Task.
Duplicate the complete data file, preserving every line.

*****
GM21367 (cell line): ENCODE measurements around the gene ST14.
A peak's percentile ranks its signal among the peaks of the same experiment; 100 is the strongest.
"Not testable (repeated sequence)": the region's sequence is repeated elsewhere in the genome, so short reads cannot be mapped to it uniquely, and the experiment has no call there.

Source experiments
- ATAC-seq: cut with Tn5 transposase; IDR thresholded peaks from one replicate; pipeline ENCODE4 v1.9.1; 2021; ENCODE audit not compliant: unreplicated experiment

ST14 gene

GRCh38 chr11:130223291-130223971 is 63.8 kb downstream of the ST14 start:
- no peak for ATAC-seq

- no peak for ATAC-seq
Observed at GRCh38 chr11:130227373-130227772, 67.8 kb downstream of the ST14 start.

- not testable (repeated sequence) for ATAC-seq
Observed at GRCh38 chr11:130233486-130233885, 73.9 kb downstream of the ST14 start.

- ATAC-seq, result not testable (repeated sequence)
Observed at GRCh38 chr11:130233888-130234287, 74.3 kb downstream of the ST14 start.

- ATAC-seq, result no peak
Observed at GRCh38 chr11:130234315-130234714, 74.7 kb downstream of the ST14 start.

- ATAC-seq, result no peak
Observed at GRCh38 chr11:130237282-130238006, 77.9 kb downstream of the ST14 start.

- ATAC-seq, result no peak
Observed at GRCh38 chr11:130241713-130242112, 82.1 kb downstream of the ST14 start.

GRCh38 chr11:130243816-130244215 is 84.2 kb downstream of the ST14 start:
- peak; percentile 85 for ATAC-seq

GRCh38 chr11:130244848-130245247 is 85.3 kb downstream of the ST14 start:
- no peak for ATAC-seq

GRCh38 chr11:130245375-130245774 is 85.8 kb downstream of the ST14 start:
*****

GM21367 (cell line): ENCODE measurements around the gene ST14.
A peak's percentile ranks its signal among the peaks of the same experiment; 100 is the strongest.
"Not testable (repeated sequence)": the region's sequence is repeated elsewhere in the genome, so short reads cannot be mapped to it uniquely, and the experiment has no call there.

Source experiments
- ATAC-seq: cut with Tn5 transposase; IDR thresholded peaks from one replicate; pipeline ENCODE4 v1.9.1; 2021; ENCODE audit not compliant: unreplicated experiment

ST14 gene

GRCh38 chr11:130223291-130223971 is 63.8 kb downstream of the ST14 start:
- no peak for ATAC-seq

- no peak for ATAC-seq
Observed at GRCh38 chr11:130227373-130227772, 67.8 kb downstream of the ST14 start.

- not testable (repeated sequence) for ATAC-seq
Observed at GRCh38 chr11:130233486-130233885, 73.9 kb downstream of the ST14 start.

- ATAC-seq, result not testable (repeated sequence)
Observed at GRCh38 chr11:130233888-130234287, 74.3 kb downstream of the ST14 start.

- ATAC-seq, result no peak
Observed at GRCh38 chr11:130234315-130234714, 74.7 kb downstream of the ST14 start.

- ATAC-seq, result no peak
Observed at GRCh38 chr11:130237282-130238006, 77.9 kb downstream of the ST14 start.

- ATAC-seq, result no peak
Observed at GRCh38 chr11:130241713-130242112, 82.1 kb downstream of the ST14 start.

GRCh38 chr11:130243816-130244215 is 84.2 kb downstream of the ST14 start:
- peak; percentile 85 for ATAC-seq

GRCh38 chr11:130244848-130245247 is 85.3 kb downstream of the ST14 start:
- no peak for ATAC-seq

GRCh38 chr11:130245375-130245774 is 85.8 kb downstream of the ST14 start: